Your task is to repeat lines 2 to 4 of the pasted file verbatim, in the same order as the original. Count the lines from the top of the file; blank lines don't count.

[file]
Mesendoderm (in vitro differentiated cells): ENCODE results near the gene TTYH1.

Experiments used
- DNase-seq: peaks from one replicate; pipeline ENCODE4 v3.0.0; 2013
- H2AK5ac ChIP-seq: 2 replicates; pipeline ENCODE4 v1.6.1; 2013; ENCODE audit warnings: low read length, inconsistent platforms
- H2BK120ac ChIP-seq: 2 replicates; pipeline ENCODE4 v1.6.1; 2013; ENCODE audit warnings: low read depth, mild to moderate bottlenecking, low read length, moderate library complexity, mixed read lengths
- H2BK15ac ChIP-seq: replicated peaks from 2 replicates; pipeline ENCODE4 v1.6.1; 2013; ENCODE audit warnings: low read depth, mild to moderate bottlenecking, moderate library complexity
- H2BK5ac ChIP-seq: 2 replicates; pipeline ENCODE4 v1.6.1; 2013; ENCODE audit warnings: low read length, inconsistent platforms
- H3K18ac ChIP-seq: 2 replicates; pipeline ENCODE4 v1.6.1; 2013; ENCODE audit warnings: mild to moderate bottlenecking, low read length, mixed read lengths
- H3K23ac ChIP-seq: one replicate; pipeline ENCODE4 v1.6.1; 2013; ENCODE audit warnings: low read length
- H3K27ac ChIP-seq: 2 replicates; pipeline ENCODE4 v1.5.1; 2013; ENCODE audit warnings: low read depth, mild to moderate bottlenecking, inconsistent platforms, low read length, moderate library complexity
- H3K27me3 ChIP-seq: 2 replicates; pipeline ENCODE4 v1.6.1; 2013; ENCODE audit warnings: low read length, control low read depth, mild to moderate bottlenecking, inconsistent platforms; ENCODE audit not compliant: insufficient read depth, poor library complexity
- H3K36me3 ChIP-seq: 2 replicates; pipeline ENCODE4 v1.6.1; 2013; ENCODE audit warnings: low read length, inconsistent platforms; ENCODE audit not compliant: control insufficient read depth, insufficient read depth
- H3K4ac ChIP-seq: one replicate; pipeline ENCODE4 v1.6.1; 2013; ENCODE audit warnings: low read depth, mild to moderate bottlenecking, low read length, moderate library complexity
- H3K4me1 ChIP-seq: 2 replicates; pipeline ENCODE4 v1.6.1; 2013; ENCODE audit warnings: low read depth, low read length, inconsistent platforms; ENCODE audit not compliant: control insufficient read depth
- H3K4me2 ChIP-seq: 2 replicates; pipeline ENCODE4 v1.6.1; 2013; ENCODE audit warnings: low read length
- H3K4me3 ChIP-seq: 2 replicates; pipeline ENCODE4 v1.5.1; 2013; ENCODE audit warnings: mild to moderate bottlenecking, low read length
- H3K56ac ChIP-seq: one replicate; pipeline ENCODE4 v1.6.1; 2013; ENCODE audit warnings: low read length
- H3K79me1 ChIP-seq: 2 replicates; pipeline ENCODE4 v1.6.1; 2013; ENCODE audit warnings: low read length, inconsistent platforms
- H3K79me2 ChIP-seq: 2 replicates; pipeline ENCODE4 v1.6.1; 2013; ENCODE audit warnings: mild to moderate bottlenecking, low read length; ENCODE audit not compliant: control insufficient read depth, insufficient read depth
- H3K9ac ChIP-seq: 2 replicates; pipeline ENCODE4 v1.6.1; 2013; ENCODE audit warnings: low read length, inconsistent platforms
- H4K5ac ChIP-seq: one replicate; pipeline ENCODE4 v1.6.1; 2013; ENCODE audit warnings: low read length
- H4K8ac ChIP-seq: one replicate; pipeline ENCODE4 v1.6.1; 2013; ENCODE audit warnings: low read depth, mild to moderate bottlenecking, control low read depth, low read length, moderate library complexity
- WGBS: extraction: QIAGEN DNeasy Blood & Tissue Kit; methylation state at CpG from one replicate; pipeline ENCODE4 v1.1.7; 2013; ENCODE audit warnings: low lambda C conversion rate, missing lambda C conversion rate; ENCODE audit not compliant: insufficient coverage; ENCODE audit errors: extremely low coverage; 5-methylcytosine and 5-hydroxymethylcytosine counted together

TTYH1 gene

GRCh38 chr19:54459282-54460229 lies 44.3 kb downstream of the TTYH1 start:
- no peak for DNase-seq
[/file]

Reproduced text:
Experiments used
- DNase-seq: peaks from one replicate; pipeline ENCODE4 v3.0.0; 2013
- H2AK5ac ChIP-seq: 2 replicates; pipeline ENCODE4 v1.6.1; 2013; ENCODE audit warnings: low read length, inconsistent platforms